Although we accept applications from students in the last year of their bachelor's degree as well as from recent college graduates, you have a better chance at admission if you have at least two or three years of relevant work experience after graduation. You may want to explore internship or research opportunities, either relevant domestic positions or opportunities abroad, through a governmental or international organization. Below, various options are listed.
(Please note: these links will take you to sites outside of the KSG MPA/ID website. The MPA/ID Office is not responsible for the contents of any of these sites, nor do we officially endorse any of these organizations.)
Employment/Internship opportunities for citizens of various countries:
The IMF's Research Assistant Program
The World Food Programme's Junior Professional Officers Programme
The UNDP's Junior Professional Officer Programme
The Peace Corps
The U.S. State Department's Student Employment Programs
The Congressional Hunger Center offers two fellowship programs for both domestic and international opportunities working on issues that surround hunger and poverty including gender, health and nutrition, agriculture, sustainable development and emergency relief.
Americorps -- look for projects in economic development
Scholarship/Research Programs for citizens of various countries:
The Fulbright Program offers opportunities for international study and research.
Rotary International offers Ambassadorial Scholarships for study and research abroad.
The American Councils for International Education (ACTR/ACCELS) has many programs and scholarships.
The Public Policy and International Affairs (PPIA) Fellowship program is designed to prepare college juniors or rising seniors, who are U.S. citizens or permanent residents with diverse backgrounds or multi-cultural experiences, for graduate studies in public and/or international affairs and groom them for professional roles in public service. There is an array of opportunities under the Fellowship which span a period of development from the junior year of college to beyond the completion of a graduate degree.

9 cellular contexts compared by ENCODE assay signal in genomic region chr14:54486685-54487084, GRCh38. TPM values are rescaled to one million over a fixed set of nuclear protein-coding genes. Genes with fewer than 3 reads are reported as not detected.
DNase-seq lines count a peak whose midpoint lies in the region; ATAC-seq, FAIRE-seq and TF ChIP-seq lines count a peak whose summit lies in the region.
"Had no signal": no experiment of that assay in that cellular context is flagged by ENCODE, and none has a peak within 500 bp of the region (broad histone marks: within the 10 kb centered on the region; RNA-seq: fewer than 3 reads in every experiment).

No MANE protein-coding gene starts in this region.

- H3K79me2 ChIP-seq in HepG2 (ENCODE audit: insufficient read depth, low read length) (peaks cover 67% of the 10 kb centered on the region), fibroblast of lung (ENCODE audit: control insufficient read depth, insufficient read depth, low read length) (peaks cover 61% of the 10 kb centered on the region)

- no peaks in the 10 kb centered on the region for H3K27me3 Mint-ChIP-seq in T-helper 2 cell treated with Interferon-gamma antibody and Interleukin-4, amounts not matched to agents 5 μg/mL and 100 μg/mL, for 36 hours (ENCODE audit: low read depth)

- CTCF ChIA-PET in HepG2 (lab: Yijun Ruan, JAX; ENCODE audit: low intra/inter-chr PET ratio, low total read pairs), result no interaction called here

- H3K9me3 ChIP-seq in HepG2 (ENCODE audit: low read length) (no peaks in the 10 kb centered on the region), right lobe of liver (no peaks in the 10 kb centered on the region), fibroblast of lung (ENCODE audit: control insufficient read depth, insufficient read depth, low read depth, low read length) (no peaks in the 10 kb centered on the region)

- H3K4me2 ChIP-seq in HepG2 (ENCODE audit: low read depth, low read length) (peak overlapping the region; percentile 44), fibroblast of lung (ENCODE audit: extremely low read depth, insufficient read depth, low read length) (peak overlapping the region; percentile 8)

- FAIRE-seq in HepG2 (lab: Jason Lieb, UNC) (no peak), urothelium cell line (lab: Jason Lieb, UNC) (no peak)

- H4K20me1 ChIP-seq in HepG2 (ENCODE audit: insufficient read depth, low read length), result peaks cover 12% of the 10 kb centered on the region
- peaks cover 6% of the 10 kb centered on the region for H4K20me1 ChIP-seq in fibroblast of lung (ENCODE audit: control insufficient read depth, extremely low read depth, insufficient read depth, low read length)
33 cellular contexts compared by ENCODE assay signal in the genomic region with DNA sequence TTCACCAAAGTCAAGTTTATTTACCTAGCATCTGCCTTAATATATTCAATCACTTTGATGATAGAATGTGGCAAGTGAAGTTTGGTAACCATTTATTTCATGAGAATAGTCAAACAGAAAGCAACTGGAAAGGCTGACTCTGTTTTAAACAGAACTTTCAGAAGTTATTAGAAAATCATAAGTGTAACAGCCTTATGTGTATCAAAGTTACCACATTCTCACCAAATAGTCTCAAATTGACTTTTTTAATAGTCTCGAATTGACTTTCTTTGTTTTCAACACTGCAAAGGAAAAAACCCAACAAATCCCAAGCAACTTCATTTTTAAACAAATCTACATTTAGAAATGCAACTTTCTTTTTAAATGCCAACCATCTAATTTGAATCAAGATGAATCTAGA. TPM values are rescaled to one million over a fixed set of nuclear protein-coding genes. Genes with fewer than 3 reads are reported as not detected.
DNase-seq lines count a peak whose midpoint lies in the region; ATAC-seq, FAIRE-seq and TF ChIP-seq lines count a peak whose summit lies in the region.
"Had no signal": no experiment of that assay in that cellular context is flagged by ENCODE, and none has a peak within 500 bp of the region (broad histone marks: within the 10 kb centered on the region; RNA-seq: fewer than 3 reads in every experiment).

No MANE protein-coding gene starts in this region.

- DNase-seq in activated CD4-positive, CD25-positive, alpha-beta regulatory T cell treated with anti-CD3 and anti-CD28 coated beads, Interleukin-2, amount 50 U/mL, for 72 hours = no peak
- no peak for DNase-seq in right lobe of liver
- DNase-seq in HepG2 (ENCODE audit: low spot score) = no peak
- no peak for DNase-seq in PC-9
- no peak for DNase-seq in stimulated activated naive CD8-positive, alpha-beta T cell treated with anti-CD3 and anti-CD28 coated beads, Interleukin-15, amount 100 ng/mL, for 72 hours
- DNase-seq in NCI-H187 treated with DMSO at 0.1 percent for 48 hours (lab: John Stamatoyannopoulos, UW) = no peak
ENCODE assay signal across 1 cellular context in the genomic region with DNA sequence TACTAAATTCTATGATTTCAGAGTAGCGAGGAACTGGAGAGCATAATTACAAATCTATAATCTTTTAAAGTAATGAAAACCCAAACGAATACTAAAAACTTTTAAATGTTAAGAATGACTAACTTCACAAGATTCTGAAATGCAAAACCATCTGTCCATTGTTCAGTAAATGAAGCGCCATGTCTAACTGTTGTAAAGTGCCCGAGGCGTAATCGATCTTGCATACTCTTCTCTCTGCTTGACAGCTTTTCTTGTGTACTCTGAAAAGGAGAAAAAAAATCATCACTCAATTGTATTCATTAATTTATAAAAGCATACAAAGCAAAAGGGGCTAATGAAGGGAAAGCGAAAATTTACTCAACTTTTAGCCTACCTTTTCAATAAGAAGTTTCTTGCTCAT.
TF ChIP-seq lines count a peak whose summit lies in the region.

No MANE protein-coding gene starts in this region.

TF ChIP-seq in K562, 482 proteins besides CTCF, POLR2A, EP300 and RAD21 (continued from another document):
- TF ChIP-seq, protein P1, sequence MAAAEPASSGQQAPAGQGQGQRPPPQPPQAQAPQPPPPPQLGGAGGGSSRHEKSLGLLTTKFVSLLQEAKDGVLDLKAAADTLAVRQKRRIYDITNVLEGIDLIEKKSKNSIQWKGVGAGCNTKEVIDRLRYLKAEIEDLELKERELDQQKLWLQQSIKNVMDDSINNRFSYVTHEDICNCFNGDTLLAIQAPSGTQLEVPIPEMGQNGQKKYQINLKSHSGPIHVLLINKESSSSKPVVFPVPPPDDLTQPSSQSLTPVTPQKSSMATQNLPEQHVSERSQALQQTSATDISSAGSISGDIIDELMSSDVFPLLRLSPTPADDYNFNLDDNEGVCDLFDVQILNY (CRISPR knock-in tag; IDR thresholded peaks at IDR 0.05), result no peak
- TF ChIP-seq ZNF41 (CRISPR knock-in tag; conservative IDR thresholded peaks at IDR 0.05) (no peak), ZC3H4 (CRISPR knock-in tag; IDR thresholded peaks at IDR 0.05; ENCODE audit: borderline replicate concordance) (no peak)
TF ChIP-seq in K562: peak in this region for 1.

The Institute for International Public Policy (IIPP) Fellowship program for U.S. citizens and permanent residents from underrepresented minorities prepares college sophomores for careers in international affairs through a multi-year sequence of summer institutes, study abroad, language training, internships, and graduate study.
Delay the Real World Fellowship for US citizens in their 20s -- $3500 grant to sponsor an adventurous project that is independent of academic and religious institutions.
Volunteer Opportunities for citizens of any country (fee usually required to participate):
The International Foundation for Education and Self-Help (IFESH) runs economic development projects in Africa.
Conferences open to citizens of any country:
International Youth Leadership Conference, Prague, last full week in July, ages 18-24.
International Student Festival in Trondheim (ISFiT), Norway, world's largest student festival with a varying international thematic focus, held every other year. Next festival is in February 2009 on the theme of peace building. Deadline to apply is September 30, 2008. Open to students ages 18 and above.
Numerous other websites with listserves and job announcements in development-related fields.
Your university's career services office should be able to help you in finding opportunities, both domestic and overseas.
Q: When is the best time to visit the Kennedy School?
A: To learn more about the MPA/ID program, we encourage you to attend our MPA/ID Fall Open House event in Cambridge. We will also hold an information session in Washington, DC in the Fall. Check website for details.
If you cannot attend the open house, you may email us to arrange an individual visit: email@example.com. The best time to visit the school is Monday through Thursday from mid-September through early December and from mid-February through April when classes are in session. Please contact us in advance of your visit, so that we may arrange for you to speak with a member of our staff, visit a class, and meet with a current student.
We ask that you refrain from contacting our faculty; the Kennedy School has thousands of prospective applications each year, and our faculty are unable to respond to individual inquiries.
A map of HKS is located here.